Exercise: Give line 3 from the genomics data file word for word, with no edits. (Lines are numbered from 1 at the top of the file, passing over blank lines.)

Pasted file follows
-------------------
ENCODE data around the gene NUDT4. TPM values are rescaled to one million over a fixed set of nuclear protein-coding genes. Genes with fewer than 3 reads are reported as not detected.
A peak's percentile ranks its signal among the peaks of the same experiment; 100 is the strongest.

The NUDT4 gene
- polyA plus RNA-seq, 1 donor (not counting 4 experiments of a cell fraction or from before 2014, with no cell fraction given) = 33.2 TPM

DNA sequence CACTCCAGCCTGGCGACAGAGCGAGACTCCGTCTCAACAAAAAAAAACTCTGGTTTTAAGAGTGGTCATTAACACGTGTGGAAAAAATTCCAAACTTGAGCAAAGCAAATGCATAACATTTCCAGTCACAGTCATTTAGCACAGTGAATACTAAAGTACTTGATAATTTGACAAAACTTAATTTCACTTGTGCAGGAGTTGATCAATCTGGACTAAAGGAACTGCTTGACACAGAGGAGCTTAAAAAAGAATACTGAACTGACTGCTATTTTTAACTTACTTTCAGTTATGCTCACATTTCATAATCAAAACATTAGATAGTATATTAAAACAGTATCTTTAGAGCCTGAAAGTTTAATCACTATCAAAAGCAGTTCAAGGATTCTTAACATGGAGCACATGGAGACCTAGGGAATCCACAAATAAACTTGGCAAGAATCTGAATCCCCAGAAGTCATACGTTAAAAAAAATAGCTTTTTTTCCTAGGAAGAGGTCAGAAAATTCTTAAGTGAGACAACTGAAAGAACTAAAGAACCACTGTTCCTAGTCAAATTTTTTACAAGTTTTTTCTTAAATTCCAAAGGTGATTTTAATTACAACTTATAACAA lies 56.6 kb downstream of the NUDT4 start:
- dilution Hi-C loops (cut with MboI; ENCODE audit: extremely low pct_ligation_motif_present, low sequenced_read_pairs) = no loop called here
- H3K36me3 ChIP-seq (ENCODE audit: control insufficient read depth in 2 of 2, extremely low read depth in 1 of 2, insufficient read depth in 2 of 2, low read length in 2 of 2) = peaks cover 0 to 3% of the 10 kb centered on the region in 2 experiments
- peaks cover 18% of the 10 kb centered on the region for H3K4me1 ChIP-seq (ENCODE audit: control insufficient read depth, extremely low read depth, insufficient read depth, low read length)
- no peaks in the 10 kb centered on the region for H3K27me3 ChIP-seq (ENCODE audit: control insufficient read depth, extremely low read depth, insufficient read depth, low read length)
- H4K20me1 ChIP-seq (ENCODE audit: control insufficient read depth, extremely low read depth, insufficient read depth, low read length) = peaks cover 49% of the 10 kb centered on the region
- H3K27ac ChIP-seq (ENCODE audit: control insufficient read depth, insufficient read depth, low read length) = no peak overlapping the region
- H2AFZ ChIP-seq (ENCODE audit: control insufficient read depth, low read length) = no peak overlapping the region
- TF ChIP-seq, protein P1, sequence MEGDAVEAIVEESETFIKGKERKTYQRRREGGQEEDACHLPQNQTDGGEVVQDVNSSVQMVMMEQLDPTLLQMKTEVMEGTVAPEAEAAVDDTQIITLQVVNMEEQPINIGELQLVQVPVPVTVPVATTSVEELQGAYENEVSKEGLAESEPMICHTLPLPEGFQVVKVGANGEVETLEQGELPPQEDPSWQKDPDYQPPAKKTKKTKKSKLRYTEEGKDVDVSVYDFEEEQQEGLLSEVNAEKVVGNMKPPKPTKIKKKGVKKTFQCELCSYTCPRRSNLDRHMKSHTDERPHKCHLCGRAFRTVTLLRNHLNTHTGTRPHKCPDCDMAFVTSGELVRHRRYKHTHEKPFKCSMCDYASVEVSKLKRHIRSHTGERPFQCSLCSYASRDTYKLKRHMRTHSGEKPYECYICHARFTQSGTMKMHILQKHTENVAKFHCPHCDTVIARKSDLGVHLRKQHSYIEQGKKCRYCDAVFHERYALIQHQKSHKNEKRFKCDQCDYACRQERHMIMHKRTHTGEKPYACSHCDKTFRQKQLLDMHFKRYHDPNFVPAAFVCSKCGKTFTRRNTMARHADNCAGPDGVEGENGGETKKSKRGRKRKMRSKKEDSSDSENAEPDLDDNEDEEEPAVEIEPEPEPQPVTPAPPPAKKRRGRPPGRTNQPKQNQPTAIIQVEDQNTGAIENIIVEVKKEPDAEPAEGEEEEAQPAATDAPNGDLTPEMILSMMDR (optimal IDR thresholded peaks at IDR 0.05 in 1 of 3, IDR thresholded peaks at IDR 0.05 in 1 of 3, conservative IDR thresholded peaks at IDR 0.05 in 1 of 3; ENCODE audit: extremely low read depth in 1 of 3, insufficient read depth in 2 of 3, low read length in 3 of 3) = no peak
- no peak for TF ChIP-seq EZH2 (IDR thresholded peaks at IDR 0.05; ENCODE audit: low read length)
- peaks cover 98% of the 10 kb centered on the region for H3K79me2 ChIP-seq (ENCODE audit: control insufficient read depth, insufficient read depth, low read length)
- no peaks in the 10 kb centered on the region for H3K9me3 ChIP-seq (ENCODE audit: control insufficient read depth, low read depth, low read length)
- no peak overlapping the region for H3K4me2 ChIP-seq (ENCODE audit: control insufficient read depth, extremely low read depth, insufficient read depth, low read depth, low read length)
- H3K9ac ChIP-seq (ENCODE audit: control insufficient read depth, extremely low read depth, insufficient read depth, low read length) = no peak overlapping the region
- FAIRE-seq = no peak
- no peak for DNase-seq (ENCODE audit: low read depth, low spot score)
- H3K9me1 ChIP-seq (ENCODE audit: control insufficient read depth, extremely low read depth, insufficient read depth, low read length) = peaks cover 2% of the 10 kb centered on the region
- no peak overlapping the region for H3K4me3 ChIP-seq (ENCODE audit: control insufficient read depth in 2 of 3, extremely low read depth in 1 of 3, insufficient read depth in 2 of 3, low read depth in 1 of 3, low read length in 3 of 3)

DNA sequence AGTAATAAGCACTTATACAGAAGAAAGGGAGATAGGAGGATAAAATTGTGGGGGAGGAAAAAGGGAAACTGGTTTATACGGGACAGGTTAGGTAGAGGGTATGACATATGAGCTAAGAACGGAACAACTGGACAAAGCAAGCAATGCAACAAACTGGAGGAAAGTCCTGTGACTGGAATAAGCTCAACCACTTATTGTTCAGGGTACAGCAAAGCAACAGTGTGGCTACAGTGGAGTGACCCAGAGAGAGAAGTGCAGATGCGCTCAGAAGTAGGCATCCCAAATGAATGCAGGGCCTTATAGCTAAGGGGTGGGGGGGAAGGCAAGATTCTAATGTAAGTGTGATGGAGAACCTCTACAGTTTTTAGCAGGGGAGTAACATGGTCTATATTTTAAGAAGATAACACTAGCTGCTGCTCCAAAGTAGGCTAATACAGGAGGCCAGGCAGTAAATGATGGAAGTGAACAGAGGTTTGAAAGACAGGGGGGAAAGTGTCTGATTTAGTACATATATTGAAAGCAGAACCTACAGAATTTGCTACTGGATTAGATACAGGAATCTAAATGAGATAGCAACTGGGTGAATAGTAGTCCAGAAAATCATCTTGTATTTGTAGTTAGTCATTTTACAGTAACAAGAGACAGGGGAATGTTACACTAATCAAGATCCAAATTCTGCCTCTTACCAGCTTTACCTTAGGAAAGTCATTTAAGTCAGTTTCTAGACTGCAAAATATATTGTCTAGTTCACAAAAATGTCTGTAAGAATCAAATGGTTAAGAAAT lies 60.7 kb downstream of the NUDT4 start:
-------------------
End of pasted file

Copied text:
The NUDT4 gene